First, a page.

Acknowledgments:

This work is supported by JSPS KAKENHI Grant Numbers 16K1503206 and 17H03910, the Research Program on Emerging and Re-emerging Infectious Diseases from Japan Agency for Medical Research and Development (AMED), the research grand provided by The Akiyama Life Science Foundation.

REFERENCES

  • 1.

    Mansfield KL, Johnson N, Phipps LP, Stephenson JR, Fooks AR, Solomon T, 2009. Tick-borne encephalitis virus—a review of an emerging zoonosis. J Gen Virol 90: 17811794.

    • Search Google Scholar
    • Export Citation
  • 2.

    Takashima I et al. 1997. A case of tick-borne encephalitis in Japan and isolation of the the virus. J Clin Microbiol 35: 19431947.

  • 3.

    Yoshii K, Tajima Y, Bando K, Moriuchi R, 2016. A confirmed case of tick-borne encephalitis in Hokkaido in 2016. Infect Agents Surveill Rep 38: 126.

    • Search Google Scholar
    • Export Citation
  • 4.

    Yamaguchi H et al. 2018. Confirmed cases of tick-borne encephalitis in Hokkaido in 2017. Infect Agents Surveill Rep 39: 4647.

  • 5.

    Yoshii K et al. 2011. Epizootiological study of tick-borne encephalitis virus infection in Japan. J Vet Med Sci 73: 409412.

  • 6.

    Miyamoto K, Nakao M, Uchikawa K, Fujita H, 1992. Prevalence of Lyme borreliosis spirochetes in ixodid ticks of Japan, with special reference to a new potential vector, Ixodes ovatus (Acari: Ixodidae). J Med Entomol 29: 216220.

    • Search Google Scholar
    • Export Citation
  • 7.

    Frost HM, Schotthoefer AM, Thomm AM, Dupuis AP 2nd, Kehl SC, Kramer LD, Fritsche TR, Harrington YA, Knox KK, 2017. Serologic evidence of Powassan virus infection in patients with suspected Lyme disease. Emerg Infect Dis 23: 13841388.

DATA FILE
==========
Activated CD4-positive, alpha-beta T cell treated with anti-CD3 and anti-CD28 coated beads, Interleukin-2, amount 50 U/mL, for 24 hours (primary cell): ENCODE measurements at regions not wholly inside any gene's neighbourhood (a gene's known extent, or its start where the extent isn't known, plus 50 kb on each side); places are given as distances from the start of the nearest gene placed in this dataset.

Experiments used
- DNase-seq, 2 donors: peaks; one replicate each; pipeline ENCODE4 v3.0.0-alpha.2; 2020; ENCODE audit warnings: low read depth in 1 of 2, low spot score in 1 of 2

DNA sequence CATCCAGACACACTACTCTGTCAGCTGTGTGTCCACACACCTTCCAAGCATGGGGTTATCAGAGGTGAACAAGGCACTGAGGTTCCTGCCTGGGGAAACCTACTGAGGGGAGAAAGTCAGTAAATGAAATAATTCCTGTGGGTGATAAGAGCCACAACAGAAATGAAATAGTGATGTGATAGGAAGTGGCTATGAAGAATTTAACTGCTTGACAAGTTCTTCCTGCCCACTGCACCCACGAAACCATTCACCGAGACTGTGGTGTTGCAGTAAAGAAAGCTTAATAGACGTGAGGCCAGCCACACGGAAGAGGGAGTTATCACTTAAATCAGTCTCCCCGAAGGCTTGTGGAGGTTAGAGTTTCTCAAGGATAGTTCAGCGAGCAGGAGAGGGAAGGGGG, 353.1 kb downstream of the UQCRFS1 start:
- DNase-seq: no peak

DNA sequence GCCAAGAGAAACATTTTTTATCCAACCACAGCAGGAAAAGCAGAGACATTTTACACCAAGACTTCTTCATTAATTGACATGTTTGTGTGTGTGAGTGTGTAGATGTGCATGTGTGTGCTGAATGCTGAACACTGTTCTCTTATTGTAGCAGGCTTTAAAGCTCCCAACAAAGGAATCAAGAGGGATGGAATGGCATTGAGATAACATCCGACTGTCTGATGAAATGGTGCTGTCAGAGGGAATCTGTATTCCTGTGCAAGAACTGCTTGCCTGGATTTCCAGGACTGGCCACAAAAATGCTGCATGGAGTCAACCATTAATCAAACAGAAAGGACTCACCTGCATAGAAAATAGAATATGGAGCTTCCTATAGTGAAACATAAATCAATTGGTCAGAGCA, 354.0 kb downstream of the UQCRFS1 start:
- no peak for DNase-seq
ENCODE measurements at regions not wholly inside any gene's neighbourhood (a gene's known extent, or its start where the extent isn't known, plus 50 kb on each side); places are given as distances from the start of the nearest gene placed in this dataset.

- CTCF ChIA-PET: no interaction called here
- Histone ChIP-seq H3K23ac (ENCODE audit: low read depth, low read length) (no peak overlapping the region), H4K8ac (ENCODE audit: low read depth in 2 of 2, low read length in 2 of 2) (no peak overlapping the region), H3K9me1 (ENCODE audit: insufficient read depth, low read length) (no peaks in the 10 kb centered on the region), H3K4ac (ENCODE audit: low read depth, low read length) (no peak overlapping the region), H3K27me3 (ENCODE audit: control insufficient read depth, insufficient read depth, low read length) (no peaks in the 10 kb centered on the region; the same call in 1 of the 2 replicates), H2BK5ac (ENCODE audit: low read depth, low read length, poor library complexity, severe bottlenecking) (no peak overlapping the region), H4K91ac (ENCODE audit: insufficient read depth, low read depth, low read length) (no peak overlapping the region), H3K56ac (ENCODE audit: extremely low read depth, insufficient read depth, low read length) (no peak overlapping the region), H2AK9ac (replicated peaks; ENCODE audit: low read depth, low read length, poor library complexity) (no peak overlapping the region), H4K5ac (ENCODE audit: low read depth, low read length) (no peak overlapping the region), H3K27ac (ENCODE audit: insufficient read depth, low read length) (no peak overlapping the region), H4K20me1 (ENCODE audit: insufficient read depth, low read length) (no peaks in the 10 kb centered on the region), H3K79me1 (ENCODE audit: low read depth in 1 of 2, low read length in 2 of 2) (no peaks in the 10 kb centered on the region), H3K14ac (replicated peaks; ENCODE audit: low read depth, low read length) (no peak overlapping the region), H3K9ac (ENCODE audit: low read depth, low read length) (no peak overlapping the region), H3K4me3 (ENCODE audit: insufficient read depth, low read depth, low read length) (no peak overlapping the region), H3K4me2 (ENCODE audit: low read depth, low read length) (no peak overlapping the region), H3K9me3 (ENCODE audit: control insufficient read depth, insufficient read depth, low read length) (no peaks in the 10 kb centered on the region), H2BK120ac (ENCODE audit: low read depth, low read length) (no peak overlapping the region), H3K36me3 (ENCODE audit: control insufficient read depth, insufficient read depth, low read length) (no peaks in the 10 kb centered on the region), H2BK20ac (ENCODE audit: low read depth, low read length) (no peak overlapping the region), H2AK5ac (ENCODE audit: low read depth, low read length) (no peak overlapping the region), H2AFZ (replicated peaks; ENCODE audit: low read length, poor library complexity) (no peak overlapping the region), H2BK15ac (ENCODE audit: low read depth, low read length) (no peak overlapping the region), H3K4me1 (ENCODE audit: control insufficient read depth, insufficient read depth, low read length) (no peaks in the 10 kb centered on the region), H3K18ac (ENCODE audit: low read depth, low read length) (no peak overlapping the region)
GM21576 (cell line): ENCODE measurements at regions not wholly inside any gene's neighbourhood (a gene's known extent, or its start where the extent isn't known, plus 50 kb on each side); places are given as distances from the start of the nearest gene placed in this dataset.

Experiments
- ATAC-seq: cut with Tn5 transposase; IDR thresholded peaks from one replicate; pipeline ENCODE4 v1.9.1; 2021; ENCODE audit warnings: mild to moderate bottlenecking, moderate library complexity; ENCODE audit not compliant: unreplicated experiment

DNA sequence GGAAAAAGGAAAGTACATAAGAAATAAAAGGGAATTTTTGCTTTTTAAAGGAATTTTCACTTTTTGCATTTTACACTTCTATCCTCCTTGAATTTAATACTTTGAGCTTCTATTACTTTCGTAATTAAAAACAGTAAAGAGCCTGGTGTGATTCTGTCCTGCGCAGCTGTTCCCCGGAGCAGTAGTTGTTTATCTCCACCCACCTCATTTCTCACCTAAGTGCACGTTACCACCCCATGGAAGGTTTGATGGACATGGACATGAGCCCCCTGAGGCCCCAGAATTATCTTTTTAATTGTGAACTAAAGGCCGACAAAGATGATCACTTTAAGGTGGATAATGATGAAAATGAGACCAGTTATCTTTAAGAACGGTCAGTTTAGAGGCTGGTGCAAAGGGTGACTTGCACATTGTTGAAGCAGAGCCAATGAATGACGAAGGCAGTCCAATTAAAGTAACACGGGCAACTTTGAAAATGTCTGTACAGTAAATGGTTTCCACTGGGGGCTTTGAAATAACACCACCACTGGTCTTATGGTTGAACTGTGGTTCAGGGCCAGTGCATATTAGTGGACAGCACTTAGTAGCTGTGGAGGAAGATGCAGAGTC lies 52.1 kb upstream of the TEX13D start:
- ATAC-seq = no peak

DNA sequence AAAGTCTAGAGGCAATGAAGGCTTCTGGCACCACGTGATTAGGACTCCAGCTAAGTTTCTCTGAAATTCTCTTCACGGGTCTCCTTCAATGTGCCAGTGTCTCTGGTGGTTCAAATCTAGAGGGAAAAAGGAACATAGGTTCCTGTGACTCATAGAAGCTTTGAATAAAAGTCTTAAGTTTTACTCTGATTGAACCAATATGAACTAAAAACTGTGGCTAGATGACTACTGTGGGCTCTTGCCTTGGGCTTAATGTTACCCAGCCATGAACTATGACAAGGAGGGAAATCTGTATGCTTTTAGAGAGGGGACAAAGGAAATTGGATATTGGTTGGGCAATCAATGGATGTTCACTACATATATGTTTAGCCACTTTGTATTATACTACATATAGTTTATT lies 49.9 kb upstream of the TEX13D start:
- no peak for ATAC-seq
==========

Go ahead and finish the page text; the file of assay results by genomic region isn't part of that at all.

• Search Google Scholar
    • Export Citation
  • 8.

    Venugopal K, Buckley A, Reid HW, Gould EA, 1992. Nucleotide sequence of the envelope glycoprotein of Negishi virus shows very close homology to louping ill virus. Virology 190: 515521.

    • Search Google Scholar
    • Export Citation
  • 9.

    Okuno T, Oya A, Ito T, 1961. The identification of Negishi virus, a presumably new member of Russian spring-summer encephalitis virus family isolated in Japan. Jpn J Med Sci Biol 14: 5159.

    • Search Google Scholar
    • Export Citation
  • 10.

    Yoshii K, Kojima R, Nishiura H, 2017. Unrecognized subclinical infection with tickborne encephalitis virus, Japan. Emerg Infect Dis 23: 17531754.

    • Search Google Scholar
    • Export Citation
  • 11.

    Leonova GN, Pavlenko EV, 2009. Characterization of neutralizing antibodies to far eastern of tick-borne encephalitis virus subtype and the antibody avidity for four tick-borne encephalitis vaccines in human. Vaccine 11: 28992904.

    • Search Google Scholar
    • Export Citation

Author Notes

Address correspondence to Kentaro Yoshii, Laboratory of Public Health, Faculty of Veterinary Medicine, Hokkaido University, Kita 18 Jo Nishi 9 Chome, Kita-ku, Sapporo 060-0818, Japan. E-mail: kyoshii@vetmed.hokudai.ac.jp

Authors’ addresses: Kentaro Yoshii, Mariko Ishizuka, and Shintaro Kobayashi, Laboratory of Public Health, Faculty of Veterinary Medicine, Hokkaido University, Sapporo, Japan, E-mails: kyoshii@vetmed.hokudai.ac.jp, m-ishizuka@vetmed.hokudai.ac.jp, and shin-kobayashi@vetmed.hokudai.ac.jp. Kozue Sato and Hiroki Kawabata, Department of Bacteriology-I, National Institute of Infectious Diseases, Tokyo, Japan, E-mails: sokozue@nih.go.jp and kbata@nih.go.jp. Hiroaki Kariwa, Department of Environmental Veterinary Sciences, Hokkaido University, Sapporo, Japan, E-mail: kariwa@vetmed.hokudai.ac.jp.